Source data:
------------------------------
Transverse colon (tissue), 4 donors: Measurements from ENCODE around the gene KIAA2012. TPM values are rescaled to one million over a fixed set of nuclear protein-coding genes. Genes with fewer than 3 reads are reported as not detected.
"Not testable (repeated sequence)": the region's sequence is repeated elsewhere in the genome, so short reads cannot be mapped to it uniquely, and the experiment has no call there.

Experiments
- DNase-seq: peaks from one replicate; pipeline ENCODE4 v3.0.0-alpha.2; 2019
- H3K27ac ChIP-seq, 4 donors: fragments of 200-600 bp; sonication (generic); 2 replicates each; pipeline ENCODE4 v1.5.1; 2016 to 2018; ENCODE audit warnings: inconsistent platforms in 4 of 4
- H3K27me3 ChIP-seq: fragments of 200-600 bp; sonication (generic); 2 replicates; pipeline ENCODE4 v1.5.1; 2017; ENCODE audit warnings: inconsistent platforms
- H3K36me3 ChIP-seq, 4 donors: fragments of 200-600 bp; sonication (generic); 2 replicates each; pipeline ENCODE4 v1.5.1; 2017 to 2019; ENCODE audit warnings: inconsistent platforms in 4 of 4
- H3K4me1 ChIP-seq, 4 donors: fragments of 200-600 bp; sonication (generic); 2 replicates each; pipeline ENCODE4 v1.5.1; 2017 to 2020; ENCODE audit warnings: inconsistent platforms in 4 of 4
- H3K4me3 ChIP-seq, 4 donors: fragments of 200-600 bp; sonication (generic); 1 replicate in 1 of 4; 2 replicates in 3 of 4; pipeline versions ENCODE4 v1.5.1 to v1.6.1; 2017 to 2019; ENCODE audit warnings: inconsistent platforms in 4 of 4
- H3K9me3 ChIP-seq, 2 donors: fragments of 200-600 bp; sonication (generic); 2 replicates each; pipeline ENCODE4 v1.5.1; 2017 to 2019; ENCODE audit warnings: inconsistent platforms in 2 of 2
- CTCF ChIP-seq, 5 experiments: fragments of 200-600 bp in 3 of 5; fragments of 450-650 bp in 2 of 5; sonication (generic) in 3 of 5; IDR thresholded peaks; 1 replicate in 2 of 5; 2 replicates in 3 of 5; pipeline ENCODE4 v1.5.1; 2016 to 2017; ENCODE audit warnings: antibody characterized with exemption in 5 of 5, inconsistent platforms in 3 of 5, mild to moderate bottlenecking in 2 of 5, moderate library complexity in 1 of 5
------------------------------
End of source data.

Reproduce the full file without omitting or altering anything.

Transverse colon (tissue), 4 donors: Measurements from ENCODE around the gene KIAA2012. TPM values are rescaled to one million over a fixed set of nuclear protein-coding genes. Genes with fewer than 3 reads are reported as not detected.
"Not testable (repeated sequence)": the region's sequence is repeated elsewhere in the genome, so short reads cannot be mapped to it uniquely, and the experiment has no call there.

Experiments
- DNase-seq: peaks from one replicate; pipeline ENCODE4 v3.0.0-alpha.2; 2019
- H3K27ac ChIP-seq, 4 donors: fragments of 200-600 bp; sonication (generic); 2 replicates each; pipeline ENCODE4 v1.5.1; 2016 to 2018; ENCODE audit warnings: inconsistent platforms in 4 of 4
- H3K27me3 ChIP-seq: fragments of 200-600 bp; sonication (generic); 2 replicates; pipeline ENCODE4 v1.5.1; 2017; ENCODE audit warnings: inconsistent platforms
- H3K36me3 ChIP-seq, 4 donors: fragments of 200-600 bp; sonication (generic); 2 replicates each; pipeline ENCODE4 v1.5.1; 2017 to 2019; ENCODE audit warnings: inconsistent platforms in 4 of 4
- H3K4me1 ChIP-seq, 4 donors: fragments of 200-600 bp; sonication (generic); 2 replicates each; pipeline ENCODE4 v1.5.1; 2017 to 2020; ENCODE audit warnings: inconsistent platforms in 4 of 4
- H3K4me3 ChIP-seq, 4 donors: fragments of 200-600 bp; sonication (generic); 1 replicate in 1 of 4; 2 replicates in 3 of 4; pipeline versions ENCODE4 v1.5.1 to v1.6.1; 2017 to 2019; ENCODE audit warnings: inconsistent platforms in 4 of 4
- H3K9me3 ChIP-seq, 2 donors: fragments of 200-600 bp; sonication (generic); 2 replicates each; pipeline ENCODE4 v1.5.1; 2017 to 2019; ENCODE audit warnings: inconsistent platforms in 2 of 2
- CTCF ChIP-seq, 5 experiments: fragments of 200-600 bp in 3 of 5; fragments of 450-650 bp in 2 of 5; sonication (generic) in 3 of 5; IDR thresholded peaks; 1 replicate in 2 of 5; 2 replicates in 3 of 5; pipeline ENCODE4 v1.5.1; 2016 to 2017; ENCODE audit warnings: antibody characterized with exemption in 5 of 5, inconsistent platforms in 3 of 5, mild to moderate bottlenecking in 2 of 5, moderate library complexity in 1 of 5